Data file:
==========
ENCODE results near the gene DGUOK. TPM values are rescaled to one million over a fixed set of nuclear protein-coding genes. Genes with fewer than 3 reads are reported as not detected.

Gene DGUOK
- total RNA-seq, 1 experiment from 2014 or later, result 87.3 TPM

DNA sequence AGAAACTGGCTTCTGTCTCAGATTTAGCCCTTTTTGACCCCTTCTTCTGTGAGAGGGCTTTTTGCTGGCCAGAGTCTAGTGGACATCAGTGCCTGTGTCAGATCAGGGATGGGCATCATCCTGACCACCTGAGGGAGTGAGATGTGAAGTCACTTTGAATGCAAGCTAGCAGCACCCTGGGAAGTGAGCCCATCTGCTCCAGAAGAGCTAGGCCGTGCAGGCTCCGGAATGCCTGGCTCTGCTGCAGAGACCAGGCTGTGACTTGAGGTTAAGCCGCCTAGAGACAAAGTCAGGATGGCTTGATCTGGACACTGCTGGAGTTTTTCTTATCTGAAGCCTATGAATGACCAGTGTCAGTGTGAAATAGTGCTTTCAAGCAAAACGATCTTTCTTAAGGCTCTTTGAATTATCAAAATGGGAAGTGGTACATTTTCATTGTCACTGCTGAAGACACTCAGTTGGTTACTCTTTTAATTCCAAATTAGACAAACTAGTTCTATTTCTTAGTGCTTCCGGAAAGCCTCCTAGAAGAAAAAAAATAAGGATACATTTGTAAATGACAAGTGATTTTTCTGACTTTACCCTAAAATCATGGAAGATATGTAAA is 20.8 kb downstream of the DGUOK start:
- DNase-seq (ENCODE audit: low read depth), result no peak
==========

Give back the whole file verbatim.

ENCODE results near the gene DGUOK. TPM values are rescaled to one million over a fixed set of nuclear protein-coding genes. Genes with fewer than 3 reads are reported as not detected.

Gene DGUOK
- total RNA-seq, 1 experiment from 2014 or later, result 87.3 TPM

DNA sequence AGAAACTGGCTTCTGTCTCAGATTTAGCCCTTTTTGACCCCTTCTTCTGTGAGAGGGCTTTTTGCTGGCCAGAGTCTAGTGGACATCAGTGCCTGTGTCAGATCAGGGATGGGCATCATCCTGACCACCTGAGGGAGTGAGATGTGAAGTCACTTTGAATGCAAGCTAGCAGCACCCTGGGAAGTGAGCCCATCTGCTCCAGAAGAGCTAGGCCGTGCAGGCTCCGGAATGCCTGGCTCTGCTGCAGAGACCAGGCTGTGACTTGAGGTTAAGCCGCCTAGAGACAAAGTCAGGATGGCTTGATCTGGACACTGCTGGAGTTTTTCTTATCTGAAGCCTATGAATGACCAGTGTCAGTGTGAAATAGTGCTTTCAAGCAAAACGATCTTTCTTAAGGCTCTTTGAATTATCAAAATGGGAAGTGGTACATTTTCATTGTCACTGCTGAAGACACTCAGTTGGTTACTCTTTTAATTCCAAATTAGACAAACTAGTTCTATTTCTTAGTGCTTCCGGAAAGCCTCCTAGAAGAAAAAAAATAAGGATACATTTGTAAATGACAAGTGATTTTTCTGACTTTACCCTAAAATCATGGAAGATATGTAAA is 20.8 kb downstream of the DGUOK start:
- DNase-seq (ENCODE audit: low read depth), result no peak